On October 17, the city of Raqqa, in Syria, was recaptured by military forces. Five months of fighting have caused a high number of civilian casualties and displaced hundreds of thousands of people.
An alarming situation
“Once again, civilians are the first victims of the conflict," explains Florence Daunis, Director of Operations at Handicap International. "Since the beginning of summer, Raqqa has been destroyed by fighting, which has been marked by the intensive use of explosive weapons. Large-scale bombing and artillery shelling and the widespread use of deadly weapons such as improvised explosive devices (IED) in urban areas have had a devastating impact on the population."
Thousands of bombing casualties
With populated areas under daily attack from explosive weapons, September was the deadliest month of 2017 in Syria. “A lot of people have been killed or injured in the fighting in Raqqa,” Florence adds. “Thousands of people were trapped in the city and urgently need humanitarian assistance. Additionally, hundreds of thousands of people are now internally displaced and are facing a situation that’s particularly complicated. They walked for days before reaching safe areas, by which time they were generally dehydrated and exhausted. We’re also seeing a lot of casualties of improvised explosive devices. Every day, dozens of victims arrive in some medical centers where they’re generally unable to stay more than a few hours because of the high number of casualties.”
A contamination similar to Mosul
The impact of fighting in Raqqa in recent months goes beyond the immediate term and will mark the city for months and years to come. “As in Mosul, Iraq, the fighting has left the city contaminated both by countless unexploded weapons, which are often extremely dangerous, and booby traps – some so sophisticated that weapons disposal experts do not yet have the capacity to neutralize them. It will take years of clearance operations before the threat from these weapons is lifted in the region.” Raising the awareness of the population to the presence and threat from explosive remnants of war is therefore vital to protecting local residents.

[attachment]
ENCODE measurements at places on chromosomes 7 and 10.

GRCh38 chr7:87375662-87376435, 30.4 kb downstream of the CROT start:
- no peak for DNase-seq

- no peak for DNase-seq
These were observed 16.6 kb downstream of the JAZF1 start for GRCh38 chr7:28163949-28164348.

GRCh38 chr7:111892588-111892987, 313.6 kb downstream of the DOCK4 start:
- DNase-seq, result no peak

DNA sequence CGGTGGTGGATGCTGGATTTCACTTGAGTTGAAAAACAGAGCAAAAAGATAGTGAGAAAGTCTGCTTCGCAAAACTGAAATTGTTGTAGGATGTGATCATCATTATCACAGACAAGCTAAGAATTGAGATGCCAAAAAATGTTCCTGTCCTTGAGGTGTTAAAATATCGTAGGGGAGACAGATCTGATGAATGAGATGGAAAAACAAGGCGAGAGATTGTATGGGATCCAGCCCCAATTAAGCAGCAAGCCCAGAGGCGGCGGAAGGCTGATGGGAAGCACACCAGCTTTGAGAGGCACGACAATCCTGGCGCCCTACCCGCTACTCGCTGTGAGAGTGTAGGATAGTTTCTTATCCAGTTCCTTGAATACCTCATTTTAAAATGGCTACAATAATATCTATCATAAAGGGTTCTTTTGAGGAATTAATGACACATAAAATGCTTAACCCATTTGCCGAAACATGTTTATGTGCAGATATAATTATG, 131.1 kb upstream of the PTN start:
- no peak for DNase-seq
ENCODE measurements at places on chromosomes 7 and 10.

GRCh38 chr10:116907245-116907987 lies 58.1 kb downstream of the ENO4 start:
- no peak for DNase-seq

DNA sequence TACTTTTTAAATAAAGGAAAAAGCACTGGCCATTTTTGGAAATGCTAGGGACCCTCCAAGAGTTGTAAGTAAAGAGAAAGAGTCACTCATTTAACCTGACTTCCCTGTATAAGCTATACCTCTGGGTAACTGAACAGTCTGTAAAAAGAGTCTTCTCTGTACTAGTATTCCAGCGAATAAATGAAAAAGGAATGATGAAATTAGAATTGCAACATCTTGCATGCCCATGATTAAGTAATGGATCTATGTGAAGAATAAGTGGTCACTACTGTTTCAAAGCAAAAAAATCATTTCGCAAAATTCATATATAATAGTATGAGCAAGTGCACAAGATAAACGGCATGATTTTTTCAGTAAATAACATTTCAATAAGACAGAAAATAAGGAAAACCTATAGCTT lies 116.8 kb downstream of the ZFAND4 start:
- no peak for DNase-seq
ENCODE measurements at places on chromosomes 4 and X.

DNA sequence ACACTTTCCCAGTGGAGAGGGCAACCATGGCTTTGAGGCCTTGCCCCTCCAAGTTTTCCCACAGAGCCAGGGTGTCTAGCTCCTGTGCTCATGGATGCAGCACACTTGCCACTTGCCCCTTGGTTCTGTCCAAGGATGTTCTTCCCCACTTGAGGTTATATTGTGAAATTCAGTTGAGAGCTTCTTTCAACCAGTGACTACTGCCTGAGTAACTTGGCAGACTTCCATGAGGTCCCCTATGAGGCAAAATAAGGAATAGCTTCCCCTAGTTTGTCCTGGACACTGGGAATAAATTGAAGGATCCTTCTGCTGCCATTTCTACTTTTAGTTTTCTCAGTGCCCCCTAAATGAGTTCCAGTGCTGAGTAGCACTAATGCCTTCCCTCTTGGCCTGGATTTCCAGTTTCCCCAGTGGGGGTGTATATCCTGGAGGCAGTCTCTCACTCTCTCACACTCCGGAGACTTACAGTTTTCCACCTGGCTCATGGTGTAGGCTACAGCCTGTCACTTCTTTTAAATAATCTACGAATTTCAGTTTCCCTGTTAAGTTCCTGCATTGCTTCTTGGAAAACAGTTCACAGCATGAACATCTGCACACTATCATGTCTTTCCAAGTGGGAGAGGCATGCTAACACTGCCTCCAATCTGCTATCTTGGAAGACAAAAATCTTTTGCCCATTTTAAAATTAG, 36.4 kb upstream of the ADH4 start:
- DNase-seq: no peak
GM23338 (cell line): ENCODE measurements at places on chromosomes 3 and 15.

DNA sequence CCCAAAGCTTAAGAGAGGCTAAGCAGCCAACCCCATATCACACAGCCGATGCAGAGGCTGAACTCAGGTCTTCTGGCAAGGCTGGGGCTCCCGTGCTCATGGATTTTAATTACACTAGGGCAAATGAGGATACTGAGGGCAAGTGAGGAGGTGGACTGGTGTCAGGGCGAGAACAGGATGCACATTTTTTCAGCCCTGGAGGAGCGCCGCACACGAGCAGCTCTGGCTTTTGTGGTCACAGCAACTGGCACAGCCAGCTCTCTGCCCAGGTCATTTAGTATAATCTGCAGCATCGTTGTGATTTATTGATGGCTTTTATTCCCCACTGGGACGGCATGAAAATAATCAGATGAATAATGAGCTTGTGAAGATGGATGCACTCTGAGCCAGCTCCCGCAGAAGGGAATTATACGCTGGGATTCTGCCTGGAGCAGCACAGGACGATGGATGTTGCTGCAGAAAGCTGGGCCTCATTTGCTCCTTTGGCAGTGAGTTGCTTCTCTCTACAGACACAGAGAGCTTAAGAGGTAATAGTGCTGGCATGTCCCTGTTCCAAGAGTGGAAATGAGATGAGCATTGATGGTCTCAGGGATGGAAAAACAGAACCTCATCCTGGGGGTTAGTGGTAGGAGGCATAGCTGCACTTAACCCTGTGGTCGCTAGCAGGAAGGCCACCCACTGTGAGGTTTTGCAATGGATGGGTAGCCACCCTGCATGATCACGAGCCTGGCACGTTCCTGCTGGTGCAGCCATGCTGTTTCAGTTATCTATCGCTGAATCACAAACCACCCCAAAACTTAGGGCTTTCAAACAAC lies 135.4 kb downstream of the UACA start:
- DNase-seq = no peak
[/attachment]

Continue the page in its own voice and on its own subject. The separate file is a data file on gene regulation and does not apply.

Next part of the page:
Providing assistance to the local population
In addition to risk education, helping health facilities provide rehabilitation and psychosocial support services to casualties is our team’s top priority. We are also distributing food packages and essential non-food items to people who have suffered a sudden decline in their living standards.
With the release of our new report, Everywhere the bombing followed us, which focuses on the impact of the widespread use of explosive weapons in populated areas in Syria, Handicap International is calling on all parties to the conflict to end this practice and on the international community to strongly condemn it and bring it to an end.
HI’s Stop Bombing Civilians campaign
In early September, Handicap International launched an international civic campaign to collect one million signatures and alert States to the devastating impact on civilians of the use of explosive weapons in populated areas. We’re calling on States to sign a political declaration to bring an end to the use of explosive weapons in populated areas, and to recognize the suffering of civilians.